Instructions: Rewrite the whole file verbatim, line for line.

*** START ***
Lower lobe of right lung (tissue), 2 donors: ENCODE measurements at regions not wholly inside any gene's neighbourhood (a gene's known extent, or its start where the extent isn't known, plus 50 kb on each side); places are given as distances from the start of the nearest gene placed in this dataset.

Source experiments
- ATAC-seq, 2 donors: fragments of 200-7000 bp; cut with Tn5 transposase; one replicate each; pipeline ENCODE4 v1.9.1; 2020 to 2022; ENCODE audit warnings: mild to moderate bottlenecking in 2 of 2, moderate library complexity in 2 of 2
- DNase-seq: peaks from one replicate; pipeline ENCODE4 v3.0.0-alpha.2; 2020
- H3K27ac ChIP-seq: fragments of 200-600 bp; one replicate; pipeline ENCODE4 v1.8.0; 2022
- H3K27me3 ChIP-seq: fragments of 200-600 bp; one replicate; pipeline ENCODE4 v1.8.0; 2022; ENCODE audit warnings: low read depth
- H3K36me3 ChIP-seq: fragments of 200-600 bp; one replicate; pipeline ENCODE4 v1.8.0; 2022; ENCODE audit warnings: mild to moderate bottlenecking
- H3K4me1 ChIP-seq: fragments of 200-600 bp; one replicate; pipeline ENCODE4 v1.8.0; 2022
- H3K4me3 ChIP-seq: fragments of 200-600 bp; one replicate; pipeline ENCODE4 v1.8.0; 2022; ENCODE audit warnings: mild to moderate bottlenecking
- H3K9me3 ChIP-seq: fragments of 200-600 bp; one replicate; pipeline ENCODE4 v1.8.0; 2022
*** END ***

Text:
Lower lobe of right lung (tissue), 2 donors: ENCODE measurements at regions not wholly inside any gene's neighbourhood (a gene's known extent, or its start where the extent isn't known, plus 50 kb on each side); places are given as distances from the start of the nearest gene placed in this dataset.

Source experiments
- ATAC-seq, 2 donors: fragments of 200-7000 bp; cut with Tn5 transposase; one replicate each; pipeline ENCODE4 v1.9.1; 2020 to 2022; ENCODE audit warnings: mild to moderate bottlenecking in 2 of 2, moderate library complexity in 2 of 2
- DNase-seq: peaks from one replicate; pipeline ENCODE4 v3.0.0-alpha.2; 2020
- H3K27ac ChIP-seq: fragments of 200-600 bp; one replicate; pipeline ENCODE4 v1.8.0; 2022
- H3K27me3 ChIP-seq: fragments of 200-600 bp; one replicate; pipeline ENCODE4 v1.8.0; 2022; ENCODE audit warnings: low read depth
- H3K36me3 ChIP-seq: fragments of 200-600 bp; one replicate; pipeline ENCODE4 v1.8.0; 2022; ENCODE audit warnings: mild to moderate bottlenecking
- H3K4me1 ChIP-seq: fragments of 200-600 bp; one replicate; pipeline ENCODE4 v1.8.0; 2022
- H3K4me3 ChIP-seq: fragments of 200-600 bp; one replicate; pipeline ENCODE4 v1.8.0; 2022; ENCODE audit warnings: mild to moderate bottlenecking
- H3K9me3 ChIP-seq: fragments of 200-600 bp; one replicate; pipeline ENCODE4 v1.8.0; 2022